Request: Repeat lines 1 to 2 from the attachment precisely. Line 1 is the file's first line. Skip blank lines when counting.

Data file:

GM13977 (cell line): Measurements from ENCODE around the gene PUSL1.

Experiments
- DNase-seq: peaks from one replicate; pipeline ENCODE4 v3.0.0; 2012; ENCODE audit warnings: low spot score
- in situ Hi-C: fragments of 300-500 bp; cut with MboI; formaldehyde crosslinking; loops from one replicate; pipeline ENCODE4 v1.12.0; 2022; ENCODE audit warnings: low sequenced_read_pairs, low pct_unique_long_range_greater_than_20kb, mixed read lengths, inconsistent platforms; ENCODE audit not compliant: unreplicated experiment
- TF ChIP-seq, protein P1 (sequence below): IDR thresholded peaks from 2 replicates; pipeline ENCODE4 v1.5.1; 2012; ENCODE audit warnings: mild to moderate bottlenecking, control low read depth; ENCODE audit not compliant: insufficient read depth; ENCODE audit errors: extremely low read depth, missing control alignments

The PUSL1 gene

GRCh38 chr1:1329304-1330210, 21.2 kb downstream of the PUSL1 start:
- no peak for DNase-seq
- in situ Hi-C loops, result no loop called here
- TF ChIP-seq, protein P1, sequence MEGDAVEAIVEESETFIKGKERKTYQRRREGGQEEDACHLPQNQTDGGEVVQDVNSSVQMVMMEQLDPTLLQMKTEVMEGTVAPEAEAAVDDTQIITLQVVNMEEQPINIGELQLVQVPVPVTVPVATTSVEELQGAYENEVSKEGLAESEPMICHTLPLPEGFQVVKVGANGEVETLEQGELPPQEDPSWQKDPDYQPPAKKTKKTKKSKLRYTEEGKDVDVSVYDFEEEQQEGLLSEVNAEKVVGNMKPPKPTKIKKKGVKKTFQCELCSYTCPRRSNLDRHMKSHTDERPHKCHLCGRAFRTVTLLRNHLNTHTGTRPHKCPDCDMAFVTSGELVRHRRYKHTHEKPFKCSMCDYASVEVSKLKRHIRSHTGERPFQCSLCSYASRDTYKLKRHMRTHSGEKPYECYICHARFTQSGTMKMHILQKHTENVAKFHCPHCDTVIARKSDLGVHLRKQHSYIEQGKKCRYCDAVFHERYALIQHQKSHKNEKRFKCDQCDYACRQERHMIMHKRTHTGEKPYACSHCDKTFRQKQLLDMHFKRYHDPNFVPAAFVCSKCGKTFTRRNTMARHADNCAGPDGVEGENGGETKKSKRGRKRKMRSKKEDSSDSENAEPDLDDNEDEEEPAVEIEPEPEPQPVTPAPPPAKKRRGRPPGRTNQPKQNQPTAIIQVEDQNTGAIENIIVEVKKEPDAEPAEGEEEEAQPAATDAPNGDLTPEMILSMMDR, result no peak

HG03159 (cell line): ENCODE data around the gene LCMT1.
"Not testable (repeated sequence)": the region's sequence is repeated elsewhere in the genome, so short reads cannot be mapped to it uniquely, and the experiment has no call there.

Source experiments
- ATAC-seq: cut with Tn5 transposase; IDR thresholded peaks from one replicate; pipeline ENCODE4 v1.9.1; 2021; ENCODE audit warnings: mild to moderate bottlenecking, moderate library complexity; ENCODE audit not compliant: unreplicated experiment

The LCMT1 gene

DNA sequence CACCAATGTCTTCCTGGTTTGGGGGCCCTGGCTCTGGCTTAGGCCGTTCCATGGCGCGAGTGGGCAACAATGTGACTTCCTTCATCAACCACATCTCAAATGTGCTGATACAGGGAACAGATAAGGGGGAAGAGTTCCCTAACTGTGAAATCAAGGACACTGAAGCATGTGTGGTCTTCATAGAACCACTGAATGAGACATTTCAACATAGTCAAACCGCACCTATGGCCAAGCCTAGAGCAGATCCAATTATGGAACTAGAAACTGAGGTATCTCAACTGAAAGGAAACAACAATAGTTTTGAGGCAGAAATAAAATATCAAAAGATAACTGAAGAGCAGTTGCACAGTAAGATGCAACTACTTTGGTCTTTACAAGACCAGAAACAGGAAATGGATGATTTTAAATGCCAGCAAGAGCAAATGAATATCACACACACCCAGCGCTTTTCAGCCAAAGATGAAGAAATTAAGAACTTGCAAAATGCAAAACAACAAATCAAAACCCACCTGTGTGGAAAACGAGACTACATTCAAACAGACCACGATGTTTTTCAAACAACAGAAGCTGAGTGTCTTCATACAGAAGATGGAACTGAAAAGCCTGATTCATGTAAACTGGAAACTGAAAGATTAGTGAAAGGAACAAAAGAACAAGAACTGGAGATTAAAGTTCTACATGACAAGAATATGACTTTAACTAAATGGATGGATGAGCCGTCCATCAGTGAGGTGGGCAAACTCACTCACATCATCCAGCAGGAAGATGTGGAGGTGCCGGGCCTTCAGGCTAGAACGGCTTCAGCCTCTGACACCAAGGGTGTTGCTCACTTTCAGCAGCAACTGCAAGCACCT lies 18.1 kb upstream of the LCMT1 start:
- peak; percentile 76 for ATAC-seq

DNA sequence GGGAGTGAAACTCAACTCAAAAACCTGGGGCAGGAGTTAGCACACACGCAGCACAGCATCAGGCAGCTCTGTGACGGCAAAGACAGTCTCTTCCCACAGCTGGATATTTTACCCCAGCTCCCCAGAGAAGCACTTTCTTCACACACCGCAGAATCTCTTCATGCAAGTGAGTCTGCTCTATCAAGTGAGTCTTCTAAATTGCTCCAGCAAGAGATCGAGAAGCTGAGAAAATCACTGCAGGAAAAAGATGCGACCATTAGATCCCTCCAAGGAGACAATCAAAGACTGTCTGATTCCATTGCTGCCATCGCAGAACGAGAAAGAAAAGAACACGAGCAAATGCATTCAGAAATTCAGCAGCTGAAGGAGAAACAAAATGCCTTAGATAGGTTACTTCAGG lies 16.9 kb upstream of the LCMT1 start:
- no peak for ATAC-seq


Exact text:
GM13977 (cell line): Measurements from ENCODE around the gene PUSL1.

Experiments